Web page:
Steps to Creating A Last Will and Testament in LouisianaIt didn't seem like an important thing to do. I mean, why create a last will and testament when you have a loving family that knows every little bit about you? People you've spent your whole life with, they know your worst fears, understand what comes first to you, your weaknesses, and they know what you would like done - just the way you would. It wouldn't matter if you didn't create a will; these people have got your back, right? Well, wrong! With that kind of thinking, I would soon learn that when it comes to taking care of your kids when you are no longer alive, you have to be specific about guardianship. And when it comes to assets, write down your wishes and divide those assets as you deem fit while you’re breathing. This realization dawned on me when a close friend, with my kind of thinking, overlooked the need to create a will - the outcome - family wrangles and kids wondering what went wrong. Like you, you wouldn't want people to fight over what you worked so hard for, and you definitely wouldn't want your kids to suffer just because you didn't prepare a single document, right? A last will and testament refers to the document you create to outline your wishes regarding the care of your children, as well as the distribution of your assets. As the creator of that free last will and testament in Louisiana, the law recognizes you as the testator. The people you want to inherit your estate are beneficiaries or heirs. And even if you have the most loving family, you have to appoint an executor. The executor being that person tasked with overseeing and settling your estate as per your wishes. An executor could be one of the heirs, an attorney, or a family member you trust to respect your wishes. Note that the executor must get the authority to distribute your wealth from the probate court, once the court validates your will. Besides ensuring your family, friends, or that charitable organization close to your heart gets a piece of your estate, you may also use the will to create a testamentary trust for your children or pet.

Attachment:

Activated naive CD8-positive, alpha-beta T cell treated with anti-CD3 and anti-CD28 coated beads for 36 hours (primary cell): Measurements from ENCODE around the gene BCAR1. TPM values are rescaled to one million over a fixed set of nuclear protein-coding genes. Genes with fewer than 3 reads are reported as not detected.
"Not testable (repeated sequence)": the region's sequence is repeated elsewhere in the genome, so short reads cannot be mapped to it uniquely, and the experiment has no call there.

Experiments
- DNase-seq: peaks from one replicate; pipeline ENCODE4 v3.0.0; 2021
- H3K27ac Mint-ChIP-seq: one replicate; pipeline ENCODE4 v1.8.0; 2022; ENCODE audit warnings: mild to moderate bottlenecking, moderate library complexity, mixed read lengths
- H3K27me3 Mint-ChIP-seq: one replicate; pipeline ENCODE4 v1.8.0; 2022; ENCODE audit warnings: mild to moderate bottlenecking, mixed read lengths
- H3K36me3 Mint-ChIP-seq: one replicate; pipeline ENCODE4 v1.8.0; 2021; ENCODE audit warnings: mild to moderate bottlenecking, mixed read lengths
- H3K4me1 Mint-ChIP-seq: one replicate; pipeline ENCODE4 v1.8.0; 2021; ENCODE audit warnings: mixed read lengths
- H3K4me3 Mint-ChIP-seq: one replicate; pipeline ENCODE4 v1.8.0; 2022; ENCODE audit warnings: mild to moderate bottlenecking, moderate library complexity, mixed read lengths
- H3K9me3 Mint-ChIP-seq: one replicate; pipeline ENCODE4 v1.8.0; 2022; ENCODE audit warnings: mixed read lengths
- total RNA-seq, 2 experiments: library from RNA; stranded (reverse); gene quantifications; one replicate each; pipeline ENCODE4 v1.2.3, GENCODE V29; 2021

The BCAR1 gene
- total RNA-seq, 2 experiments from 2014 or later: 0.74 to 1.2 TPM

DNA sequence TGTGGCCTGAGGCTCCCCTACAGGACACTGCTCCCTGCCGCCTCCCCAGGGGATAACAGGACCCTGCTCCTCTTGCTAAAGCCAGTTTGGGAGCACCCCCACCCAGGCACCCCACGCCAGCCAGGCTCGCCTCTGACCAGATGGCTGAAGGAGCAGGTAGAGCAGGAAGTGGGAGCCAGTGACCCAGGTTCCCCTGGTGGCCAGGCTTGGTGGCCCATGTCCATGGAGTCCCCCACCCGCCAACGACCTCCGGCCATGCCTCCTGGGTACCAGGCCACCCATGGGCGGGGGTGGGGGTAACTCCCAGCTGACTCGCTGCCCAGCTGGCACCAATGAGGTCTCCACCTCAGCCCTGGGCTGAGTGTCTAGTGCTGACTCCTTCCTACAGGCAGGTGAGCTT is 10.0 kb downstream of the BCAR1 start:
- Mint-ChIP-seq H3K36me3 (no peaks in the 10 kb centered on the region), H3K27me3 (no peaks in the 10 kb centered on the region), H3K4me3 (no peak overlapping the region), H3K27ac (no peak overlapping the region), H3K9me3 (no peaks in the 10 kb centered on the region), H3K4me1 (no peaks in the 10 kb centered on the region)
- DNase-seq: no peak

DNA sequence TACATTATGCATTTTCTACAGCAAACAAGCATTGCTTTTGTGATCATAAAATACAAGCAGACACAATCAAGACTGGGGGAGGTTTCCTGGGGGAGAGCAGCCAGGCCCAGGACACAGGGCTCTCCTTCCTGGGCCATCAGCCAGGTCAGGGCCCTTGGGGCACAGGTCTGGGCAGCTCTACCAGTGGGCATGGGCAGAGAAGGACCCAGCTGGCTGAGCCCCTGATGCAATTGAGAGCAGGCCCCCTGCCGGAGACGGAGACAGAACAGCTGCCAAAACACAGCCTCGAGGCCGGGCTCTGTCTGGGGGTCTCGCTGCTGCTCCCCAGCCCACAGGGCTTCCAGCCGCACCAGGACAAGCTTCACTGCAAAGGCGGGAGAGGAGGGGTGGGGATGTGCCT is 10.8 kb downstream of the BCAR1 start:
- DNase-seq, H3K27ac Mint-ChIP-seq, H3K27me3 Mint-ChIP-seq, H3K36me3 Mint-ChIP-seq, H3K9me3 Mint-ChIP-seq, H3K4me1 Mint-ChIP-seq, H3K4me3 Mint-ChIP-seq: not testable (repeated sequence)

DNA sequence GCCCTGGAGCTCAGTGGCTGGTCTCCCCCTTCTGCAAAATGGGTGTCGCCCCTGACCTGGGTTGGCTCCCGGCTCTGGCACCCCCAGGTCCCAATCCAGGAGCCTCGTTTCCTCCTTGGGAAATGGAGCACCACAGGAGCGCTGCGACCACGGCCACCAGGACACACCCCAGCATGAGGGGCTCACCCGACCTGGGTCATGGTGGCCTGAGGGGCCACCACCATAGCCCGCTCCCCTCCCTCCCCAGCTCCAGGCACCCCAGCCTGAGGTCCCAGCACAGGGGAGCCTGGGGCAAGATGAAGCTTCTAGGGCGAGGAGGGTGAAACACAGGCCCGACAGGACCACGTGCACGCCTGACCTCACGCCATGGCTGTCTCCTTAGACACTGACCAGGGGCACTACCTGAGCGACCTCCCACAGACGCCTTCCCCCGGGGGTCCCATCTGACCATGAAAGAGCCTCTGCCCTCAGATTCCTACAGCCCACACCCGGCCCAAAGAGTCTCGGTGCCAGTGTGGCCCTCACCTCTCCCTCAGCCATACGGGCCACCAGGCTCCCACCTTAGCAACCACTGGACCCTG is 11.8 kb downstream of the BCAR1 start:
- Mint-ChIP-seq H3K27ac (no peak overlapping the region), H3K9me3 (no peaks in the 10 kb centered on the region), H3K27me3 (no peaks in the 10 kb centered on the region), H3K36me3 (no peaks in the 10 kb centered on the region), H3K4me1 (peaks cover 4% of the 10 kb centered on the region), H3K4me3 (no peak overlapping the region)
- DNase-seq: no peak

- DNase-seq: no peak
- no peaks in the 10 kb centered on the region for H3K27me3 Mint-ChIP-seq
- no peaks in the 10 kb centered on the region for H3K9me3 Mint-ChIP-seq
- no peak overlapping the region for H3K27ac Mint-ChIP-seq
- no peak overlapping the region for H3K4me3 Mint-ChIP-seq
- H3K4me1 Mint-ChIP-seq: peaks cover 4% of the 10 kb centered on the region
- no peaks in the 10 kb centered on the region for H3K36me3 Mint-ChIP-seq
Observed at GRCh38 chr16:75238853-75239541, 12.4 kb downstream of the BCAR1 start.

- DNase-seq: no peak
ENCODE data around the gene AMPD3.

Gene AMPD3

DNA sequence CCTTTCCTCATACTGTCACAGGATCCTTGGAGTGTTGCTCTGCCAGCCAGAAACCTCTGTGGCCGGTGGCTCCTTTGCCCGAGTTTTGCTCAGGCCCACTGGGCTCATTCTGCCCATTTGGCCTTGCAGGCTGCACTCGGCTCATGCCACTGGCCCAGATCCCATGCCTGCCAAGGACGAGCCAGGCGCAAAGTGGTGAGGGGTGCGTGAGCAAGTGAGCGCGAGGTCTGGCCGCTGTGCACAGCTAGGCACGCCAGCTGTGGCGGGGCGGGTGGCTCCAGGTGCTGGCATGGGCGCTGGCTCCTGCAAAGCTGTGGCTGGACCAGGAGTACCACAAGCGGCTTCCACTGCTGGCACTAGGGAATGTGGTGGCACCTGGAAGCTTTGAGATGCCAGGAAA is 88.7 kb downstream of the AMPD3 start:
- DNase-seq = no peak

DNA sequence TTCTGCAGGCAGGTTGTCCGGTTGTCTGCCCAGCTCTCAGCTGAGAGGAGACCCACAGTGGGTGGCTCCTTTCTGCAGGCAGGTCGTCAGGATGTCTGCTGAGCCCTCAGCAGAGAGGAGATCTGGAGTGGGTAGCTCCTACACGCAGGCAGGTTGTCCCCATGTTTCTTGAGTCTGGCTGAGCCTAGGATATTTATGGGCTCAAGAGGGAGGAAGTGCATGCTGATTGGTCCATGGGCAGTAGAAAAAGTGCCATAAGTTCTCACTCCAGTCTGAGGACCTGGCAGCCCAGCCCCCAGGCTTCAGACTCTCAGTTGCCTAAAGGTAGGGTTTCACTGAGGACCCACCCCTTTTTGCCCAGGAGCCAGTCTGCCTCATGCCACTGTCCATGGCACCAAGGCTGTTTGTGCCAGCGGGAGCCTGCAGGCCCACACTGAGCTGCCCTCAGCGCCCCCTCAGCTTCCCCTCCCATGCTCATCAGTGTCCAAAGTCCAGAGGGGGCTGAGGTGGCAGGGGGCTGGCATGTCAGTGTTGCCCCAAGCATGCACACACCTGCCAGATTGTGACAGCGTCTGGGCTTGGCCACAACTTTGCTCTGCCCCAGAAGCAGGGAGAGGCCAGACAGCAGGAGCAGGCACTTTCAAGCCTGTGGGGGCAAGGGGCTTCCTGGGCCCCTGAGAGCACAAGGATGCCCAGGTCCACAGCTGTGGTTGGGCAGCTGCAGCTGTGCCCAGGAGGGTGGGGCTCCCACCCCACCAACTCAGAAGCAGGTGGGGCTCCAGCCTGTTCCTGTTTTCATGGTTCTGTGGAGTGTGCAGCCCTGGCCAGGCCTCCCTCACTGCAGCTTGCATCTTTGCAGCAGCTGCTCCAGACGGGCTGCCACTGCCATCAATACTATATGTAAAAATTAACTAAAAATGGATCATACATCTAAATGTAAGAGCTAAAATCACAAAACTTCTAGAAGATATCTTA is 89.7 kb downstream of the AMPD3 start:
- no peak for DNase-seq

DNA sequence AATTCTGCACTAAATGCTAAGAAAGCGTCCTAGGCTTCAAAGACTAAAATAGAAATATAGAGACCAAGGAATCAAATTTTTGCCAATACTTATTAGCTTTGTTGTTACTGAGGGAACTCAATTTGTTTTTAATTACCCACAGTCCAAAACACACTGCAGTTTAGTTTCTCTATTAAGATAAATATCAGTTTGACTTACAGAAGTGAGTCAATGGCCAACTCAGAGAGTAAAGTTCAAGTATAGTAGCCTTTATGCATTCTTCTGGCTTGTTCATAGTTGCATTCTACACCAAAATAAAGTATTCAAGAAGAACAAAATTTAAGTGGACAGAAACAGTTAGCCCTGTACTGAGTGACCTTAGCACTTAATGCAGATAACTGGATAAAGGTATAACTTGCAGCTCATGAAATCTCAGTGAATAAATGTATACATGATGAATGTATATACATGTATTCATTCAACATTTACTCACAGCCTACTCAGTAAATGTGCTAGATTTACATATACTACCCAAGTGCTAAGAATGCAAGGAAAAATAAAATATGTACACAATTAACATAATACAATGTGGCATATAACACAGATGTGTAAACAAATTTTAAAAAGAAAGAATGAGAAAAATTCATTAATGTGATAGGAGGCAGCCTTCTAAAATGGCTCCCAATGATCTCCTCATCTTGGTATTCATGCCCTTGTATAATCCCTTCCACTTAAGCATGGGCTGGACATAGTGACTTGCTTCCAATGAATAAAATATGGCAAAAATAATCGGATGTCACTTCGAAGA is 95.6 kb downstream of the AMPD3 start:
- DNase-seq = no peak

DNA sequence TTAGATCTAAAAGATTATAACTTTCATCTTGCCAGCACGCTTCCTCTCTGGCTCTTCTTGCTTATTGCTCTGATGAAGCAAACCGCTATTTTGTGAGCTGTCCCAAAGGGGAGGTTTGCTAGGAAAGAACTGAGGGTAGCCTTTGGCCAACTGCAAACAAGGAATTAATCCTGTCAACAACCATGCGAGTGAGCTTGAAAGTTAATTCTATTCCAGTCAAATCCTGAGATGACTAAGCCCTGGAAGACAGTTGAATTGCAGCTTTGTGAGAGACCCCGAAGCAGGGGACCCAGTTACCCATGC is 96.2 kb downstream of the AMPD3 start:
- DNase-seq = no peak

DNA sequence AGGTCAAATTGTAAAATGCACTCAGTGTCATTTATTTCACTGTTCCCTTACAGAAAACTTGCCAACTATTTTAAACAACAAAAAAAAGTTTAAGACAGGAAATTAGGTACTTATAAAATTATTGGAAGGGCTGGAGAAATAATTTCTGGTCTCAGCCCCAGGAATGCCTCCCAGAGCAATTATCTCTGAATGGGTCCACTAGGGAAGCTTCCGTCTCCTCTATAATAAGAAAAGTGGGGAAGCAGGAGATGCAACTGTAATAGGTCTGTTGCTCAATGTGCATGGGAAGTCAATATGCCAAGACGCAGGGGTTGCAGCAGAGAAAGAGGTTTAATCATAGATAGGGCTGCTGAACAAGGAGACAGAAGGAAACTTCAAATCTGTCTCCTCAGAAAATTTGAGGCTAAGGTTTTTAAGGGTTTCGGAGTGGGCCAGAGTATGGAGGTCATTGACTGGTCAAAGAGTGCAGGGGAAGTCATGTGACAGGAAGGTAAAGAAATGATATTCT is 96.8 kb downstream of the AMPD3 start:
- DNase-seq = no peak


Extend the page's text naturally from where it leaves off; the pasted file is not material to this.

What happens if you don't create a will?It is a simple process and creating a will may take a few minutes. But, if you don't create your last will and testament, the state of Louisiana will invoke Intestacy state laws to distribute your intestate (property to be divided by the state in the absence of a will). These strict laws will decide to distribute your estate in the following manner; depending on whether you have surviving children, a spouse, parents, or close relatives. If you leave behind a spouse, he or she decides how they want to use any shared/ community property for the rest of their lives. The kids you leave behind will only inherit the estate after the death of the spouse. Kids will inherit the separate estate. If you don't have kids but have left behind a spouse and parents, your spouse takes the communal property, and your parents take the separate property. This also applies if you have surviving siblings rather than parents. And, should you have no children and no spouse, but are survived by parents and siblings, then your entire estate will go to your parents for life, and your siblings will inherit the estate when your parents pass on. Since these state laws hardly represent your wishes, create a last will and testament.
Steps of creating a will
- Get a free Louisiana last will and testament form and if you need professional guidance, ask for it.
- List your beneficiaries. Keep this list updated
- Appoint an executor
- Appoint a guardian for your kids
- Specify how to distribute and what you wish to distribute in either dollar value, the percentage of the estate, or specific items. This should be realistic.
- Add any other details you want to communicate
- Sign the will and let witnesses sign it
- Keep it safe
- Review it.
Changing the willYou can change the will using a codicil which ensures that the will follows the standard procedures for creating wills – Code Section C.C. Art. 1476, 1575, 1577, 1578, 1579, 1581.
Revoking a will
- Revocation happens through:
- Creation of a subsequent will
- Writing a formal notice to revoke the will
- Destroying the will intentionally.